I spun around and spotted the figure stepping toward us, seeming as an apparition gliding through the air. Coveton took the form of a man half my age, with dull red hair and opaque skin. He wore a sports tee shirt and shorts, which seemed bizarre for a child of the night. As he continued his pace, his countenance changed and softened, taking a more human palette, possibly a spell for the sake of the woman beside me. What an amazing creature he was!
“What is he doing here?” he said, with a tone that boomed against my eardrums like the voice of a preacher.
“I have come for you, Coveton. I know what you are and I’m here to put an end to this.”
He peered at me with dead black holes.
“Know who I am? Put an end to what? Emily, what is he talking about?”
Emily suddenly burst out – “he thinks you’re a vampire.”
Before my hands could reach out to stop her, she rushed into the arms of Coveton. Her yellow hair fell against his face, hiding all but his eyes that pierced through the distance and carried with them dire words.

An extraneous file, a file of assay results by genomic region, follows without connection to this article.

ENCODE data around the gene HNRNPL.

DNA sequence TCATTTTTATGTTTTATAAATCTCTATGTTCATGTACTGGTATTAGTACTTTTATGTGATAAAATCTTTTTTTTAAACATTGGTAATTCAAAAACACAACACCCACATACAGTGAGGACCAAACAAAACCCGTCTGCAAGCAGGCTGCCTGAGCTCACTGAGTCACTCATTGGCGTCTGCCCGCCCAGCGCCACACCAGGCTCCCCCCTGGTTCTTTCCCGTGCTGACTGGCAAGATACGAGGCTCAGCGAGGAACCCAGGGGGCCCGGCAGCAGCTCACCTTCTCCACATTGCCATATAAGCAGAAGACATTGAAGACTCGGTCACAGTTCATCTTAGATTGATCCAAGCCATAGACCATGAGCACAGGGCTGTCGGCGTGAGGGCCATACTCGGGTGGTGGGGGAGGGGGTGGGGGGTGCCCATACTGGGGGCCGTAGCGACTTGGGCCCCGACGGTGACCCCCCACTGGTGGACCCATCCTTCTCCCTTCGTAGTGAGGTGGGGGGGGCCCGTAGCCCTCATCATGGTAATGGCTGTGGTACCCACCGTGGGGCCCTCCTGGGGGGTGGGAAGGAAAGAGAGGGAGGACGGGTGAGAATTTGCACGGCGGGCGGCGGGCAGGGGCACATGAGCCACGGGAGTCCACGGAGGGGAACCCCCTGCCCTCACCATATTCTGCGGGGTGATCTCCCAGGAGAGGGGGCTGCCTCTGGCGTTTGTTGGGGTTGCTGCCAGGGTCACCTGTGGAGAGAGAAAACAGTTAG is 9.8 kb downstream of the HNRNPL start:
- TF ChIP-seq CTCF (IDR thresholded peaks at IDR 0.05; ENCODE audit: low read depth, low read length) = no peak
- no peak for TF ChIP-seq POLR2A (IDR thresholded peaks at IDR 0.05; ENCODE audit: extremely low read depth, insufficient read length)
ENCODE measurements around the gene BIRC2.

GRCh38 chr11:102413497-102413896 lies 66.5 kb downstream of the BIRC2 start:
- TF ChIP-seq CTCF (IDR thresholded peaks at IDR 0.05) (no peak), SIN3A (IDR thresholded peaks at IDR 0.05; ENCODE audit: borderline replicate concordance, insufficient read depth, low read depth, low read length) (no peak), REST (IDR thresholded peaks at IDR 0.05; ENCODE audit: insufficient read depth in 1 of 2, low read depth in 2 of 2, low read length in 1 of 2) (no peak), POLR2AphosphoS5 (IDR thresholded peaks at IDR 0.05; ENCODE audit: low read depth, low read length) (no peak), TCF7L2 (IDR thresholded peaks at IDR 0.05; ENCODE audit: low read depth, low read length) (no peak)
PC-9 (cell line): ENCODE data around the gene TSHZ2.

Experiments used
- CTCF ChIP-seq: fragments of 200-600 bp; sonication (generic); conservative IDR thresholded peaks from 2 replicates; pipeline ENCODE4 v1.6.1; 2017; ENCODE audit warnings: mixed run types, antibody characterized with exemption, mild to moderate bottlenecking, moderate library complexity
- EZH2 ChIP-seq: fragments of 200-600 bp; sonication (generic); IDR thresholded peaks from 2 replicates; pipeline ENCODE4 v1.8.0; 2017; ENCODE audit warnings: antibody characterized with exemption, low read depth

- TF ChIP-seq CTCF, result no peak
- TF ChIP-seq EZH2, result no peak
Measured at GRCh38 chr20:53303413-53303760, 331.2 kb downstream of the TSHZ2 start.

“You will die tonight, old man,” I heard in my head. He was using some sort of telepathy to implant his thoughts in my brain.
Whereas this threat would make a normal man run in fear, I was not here to succumb to his intimidation. I dropped my bag to the ground, opened it, and removed the large silver crucifix and wooden stake.
“Emily, go inside and wait for me,” Coveton said. He let out a cough.
“Should I call the police,” she said, pulling away and starting toward the house.
“No,” he yelled. “That won’t be necessary. He’s just confused. There’s no need to get anyone else involved.”
I brandished the crucifix up and marched toward Coveton. He recoiled slightly, taking several steps backward, feet shuffling against the dirt and grass.
“Of course he doesn’t want the police here. He wants nothing to stand in the way of drinking our blood. But I won’t allow it, not while there is still life left in this body.”